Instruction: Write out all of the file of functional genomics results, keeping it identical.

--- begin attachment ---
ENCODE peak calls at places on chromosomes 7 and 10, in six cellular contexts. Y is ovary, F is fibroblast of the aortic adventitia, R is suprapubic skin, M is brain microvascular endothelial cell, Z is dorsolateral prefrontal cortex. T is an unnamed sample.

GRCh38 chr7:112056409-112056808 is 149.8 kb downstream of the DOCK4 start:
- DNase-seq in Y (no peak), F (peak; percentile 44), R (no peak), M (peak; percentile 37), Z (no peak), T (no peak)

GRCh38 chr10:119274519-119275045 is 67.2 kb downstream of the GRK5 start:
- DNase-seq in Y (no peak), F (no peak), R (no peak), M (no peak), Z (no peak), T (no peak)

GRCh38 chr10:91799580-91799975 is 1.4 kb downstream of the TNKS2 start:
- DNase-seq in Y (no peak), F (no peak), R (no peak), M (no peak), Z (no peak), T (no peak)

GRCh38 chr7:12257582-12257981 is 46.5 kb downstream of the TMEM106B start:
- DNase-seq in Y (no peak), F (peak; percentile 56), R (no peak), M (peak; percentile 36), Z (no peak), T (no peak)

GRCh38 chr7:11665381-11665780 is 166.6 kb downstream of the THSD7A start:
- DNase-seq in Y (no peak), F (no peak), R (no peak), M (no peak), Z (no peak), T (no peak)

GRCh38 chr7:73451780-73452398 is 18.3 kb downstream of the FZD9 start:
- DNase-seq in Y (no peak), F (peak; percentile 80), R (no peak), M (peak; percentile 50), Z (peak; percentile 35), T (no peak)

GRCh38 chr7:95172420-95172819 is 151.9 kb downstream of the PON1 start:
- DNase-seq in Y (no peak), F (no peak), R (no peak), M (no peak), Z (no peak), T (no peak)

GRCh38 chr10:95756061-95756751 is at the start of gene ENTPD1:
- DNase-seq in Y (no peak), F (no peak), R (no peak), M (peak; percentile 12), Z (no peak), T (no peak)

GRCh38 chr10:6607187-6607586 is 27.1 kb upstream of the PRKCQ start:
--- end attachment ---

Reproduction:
ENCODE peak calls at places on chromosomes 7 and 10, in six cellular contexts. Y is ovary, F is fibroblast of the aortic adventitia, R is suprapubic skin, M is brain microvascular endothelial cell, Z is dorsolateral prefrontal cortex. T is an unnamed sample.

GRCh38 chr7:112056409-112056808 is 149.8 kb downstream of the DOCK4 start:
- DNase-seq in Y (no peak), F (peak; percentile 44), R (no peak), M (peak; percentile 37), Z (no peak), T (no peak)

GRCh38 chr10:119274519-119275045 is 67.2 kb downstream of the GRK5 start:
- DNase-seq in Y (no peak), F (no peak), R (no peak), M (no peak), Z (no peak), T (no peak)

GRCh38 chr10:91799580-91799975 is 1.4 kb downstream of the TNKS2 start:
- DNase-seq in Y (no peak), F (no peak), R (no peak), M (no peak), Z (no peak), T (no peak)

GRCh38 chr7:12257582-12257981 is 46.5 kb downstream of the TMEM106B start:
- DNase-seq in Y (no peak), F (peak; percentile 56), R (no peak), M (peak; percentile 36), Z (no peak), T (no peak)

GRCh38 chr7:11665381-11665780 is 166.6 kb downstream of the THSD7A start:
- DNase-seq in Y (no peak), F (no peak), R (no peak), M (no peak), Z (no peak), T (no peak)

GRCh38 chr7:73451780-73452398 is 18.3 kb downstream of the FZD9 start:
- DNase-seq in Y (no peak), F (peak; percentile 80), R (no peak), M (peak; percentile 50), Z (peak; percentile 35), T (no peak)

GRCh38 chr7:95172420-95172819 is 151.9 kb downstream of the PON1 start:
- DNase-seq in Y (no peak), F (no peak), R (no peak), M (no peak), Z (no peak), T (no peak)

GRCh38 chr10:95756061-95756751 is at the start of gene ENTPD1:
- DNase-seq in Y (no peak), F (no peak), R (no peak), M (peak; percentile 12), Z (no peak), T (no peak)

GRCh38 chr10:6607187-6607586 is 27.1 kb upstream of the PRKCQ start: